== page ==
A Typ field value of two is illustrated in FIG. 6. This type 2 QoS-EMHF option message comprises the following fields: NSeS, ClsNo, Session Len, and a variable number Session Description fields. The value of the NSeS filed represents the number of sessions that will use this PPP class number, which is specified by the value of the ClsNo field. The value of the SessionLen field defines the length of a session description (4 bytes if it is IP destination, 5 bytes for IP destination+Protocol, 6 bytes for IP destination+Protocol+Port No, 7 bytes for IP destination+Protocol+Port No+DSCP codepoint.) (In the context of Protocol and Port No., these terms are known in the art. For example, the protocol byte (not shown) is a predefined value that represents either TCP (transaction control protocol) or UDP (User Datagram Protocol), similarly for Port No.) The illustrative QoS-EMHF option message of FIG. 6 represents an NSeS value of 2, a Session Len value of 4, and, consequently, two Session descriptions, each of length 4.
For a type, 2 QoS-EMHF option message, the description length of all sessions must be the same. When the QoS-EMHF type 2 option is negotiated, the accepting, or receiving peer, must carry all IP packets with the specific session descriptions as PPP frames with class number specified in ClsNo field. If the receiving PPP peer cannot accept this mapping, it will Configure-Nak or Configure-Reject the option under IPCP. (It should be noted that specific packet endpoint implementations provide sufficient buffer space to accommodate the different classes of service that they provide to each multilink PPP user.)
Alternatively, a QoS-EMHF option message may be formatted as shown in FIG. 7. This version of a QoS-EMHF option message combines QoS-EMHF type 1 and QoS-EMHF type 2 information. The field Clsno corresponds to the PPP class number, the field NoSD corresponds to the number of session descriptors associated with this PPP QoS class. The Option Typ fields have values of:
OptionTyp=1: Session Descriptor is DSCP codepoint (1 byte);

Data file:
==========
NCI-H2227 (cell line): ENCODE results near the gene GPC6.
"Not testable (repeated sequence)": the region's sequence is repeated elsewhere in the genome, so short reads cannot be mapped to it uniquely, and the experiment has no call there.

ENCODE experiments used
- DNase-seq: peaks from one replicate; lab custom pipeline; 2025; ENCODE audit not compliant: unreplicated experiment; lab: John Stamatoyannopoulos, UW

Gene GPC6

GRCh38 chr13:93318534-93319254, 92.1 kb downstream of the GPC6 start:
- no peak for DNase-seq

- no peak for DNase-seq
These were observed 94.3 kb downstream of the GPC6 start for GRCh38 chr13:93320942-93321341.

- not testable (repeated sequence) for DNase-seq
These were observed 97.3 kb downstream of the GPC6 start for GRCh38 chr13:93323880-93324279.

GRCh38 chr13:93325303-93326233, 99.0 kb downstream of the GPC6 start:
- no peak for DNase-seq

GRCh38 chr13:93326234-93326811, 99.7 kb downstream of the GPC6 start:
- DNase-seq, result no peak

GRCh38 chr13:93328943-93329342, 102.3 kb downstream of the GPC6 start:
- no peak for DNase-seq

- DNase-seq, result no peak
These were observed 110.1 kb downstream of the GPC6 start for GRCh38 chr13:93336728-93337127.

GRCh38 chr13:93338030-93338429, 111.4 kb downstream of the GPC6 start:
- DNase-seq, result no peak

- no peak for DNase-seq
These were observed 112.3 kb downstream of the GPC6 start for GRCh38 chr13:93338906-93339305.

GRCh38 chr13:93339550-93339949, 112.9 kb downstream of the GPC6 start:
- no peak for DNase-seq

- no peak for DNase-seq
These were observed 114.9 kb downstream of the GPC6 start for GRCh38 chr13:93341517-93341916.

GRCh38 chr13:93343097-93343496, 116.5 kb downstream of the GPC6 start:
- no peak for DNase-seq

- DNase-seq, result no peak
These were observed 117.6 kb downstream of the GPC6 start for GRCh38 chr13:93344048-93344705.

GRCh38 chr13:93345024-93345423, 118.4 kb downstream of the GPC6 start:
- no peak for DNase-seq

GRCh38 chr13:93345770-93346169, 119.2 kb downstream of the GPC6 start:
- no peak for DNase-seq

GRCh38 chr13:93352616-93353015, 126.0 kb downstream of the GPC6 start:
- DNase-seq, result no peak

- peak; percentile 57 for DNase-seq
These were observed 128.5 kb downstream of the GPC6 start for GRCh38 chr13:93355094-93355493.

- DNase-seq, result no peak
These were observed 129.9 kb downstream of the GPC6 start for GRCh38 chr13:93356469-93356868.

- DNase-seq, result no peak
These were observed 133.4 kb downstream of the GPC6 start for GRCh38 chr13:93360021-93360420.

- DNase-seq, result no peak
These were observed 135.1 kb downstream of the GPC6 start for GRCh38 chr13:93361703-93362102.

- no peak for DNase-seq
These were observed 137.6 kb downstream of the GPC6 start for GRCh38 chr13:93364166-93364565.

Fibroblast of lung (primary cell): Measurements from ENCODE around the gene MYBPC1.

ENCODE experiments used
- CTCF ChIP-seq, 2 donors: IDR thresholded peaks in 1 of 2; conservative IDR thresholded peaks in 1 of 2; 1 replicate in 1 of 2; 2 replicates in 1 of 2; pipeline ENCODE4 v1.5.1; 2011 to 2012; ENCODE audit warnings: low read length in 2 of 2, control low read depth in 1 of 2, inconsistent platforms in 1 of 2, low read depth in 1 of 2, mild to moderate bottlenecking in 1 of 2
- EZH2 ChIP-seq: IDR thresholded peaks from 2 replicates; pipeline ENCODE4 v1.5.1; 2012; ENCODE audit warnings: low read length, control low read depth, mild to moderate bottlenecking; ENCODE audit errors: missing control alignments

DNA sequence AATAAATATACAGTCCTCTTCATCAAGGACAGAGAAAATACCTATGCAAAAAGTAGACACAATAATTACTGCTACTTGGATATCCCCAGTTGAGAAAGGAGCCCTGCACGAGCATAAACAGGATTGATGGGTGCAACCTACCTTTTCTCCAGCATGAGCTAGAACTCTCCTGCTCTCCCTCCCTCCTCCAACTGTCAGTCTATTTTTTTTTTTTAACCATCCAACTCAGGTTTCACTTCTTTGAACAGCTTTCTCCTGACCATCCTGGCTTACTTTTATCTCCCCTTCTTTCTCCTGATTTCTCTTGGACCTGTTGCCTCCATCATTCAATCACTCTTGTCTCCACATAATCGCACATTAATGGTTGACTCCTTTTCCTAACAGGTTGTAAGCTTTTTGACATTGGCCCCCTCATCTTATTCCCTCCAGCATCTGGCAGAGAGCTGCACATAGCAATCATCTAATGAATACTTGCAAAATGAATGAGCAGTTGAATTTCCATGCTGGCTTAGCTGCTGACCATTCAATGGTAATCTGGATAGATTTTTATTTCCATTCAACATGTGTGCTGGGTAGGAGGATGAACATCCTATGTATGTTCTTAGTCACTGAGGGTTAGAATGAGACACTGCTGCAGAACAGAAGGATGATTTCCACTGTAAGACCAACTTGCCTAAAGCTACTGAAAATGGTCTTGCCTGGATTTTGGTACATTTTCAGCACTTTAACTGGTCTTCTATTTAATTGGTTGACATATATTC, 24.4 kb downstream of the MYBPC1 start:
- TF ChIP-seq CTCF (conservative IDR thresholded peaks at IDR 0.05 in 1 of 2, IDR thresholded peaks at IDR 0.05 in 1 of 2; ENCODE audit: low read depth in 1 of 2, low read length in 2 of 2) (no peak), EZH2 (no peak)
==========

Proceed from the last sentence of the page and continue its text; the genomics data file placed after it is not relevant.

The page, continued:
OptionTyp=2: Session Descriptor is IP Destination address (4 bytes);
OptionTyp=3: IP Destination Address+Port (5 byte);
OptionTyp=4: IP Destination Address+Port+Protocol ID (6 bytes); and
OptionTyp=5: IP Destination Address+Port+Protocol ID+DSCP Codepoint (7 bytes).
It should be noted that other Optiontyp information may also be added. In FIG. 7, PPP class 1 (ClsNo=1) has a session descriptor being the DSCP code point (OptionType=1) and maps 3 DSCP code points (DSCP #1, DSCP #2, and DSCP #3) to this PPP Class Number. In addition, there is also a PPP Class 2 (ClsNo=2) with a session descriptor being the IP Destination address and maps packets for 2 IP destination addresses to this PPP Class Number.
As a result of the above, the inventive concept provides a QoS mechanism within existing PPP that allows packets from some given sessions to be sent to one physical link and packets from other sessions to be sent to another physical link. Further, it provides the exact class numbers that are activated at any particular time for admission control, radio resource management, and traffic engineering purposes. Finally, it provides the ability to map packets from one or multiple fP sessions into one of the wireless link in the link bundle. In other words, a packet endpoint knows the exact types of the different classes that will be activated over any specific link.
Turning briefly to FIG. 8, a high-level block diagram of a representative packet endpoint for use in performing multilink PPP negotiation in accordance with the principles of the invention is shown. Packet endpoint 605 is a stored-program-control based processor architecture and includes processor 650, memory 660 (for storing program instructions and data, e.g., for communicating in accordance with the above-mentioned modified multilink PPP negotiation, etc.) and communications interface(s) 665 for coupling to one or more packet communication facilities as represented by path 666.
The foregoing merely illustrates the principles of the invention and it will thus be appreciated that those skilled in the art will be able to devise numerous alternative arrangements which, although not explicitly described herein, embody the principles of the invention and are within its spirit and scope.
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|U.S. Classification||370/466, 370/235, 370/329|
|International Classification||H04L12/56, H04L29/06, H04L29/08|
|Cooperative Classification||H04L69/14, H04L69/168, H04L69/24, H04L69/16, H04L69/324, H04L47/10, H04L47/24|
|European Classification||H04L29/06J17, H04L47/10, H04L47/24, H04L29/06P, H04L29/06J|
|Jun 22, 1999||AS||Assignment|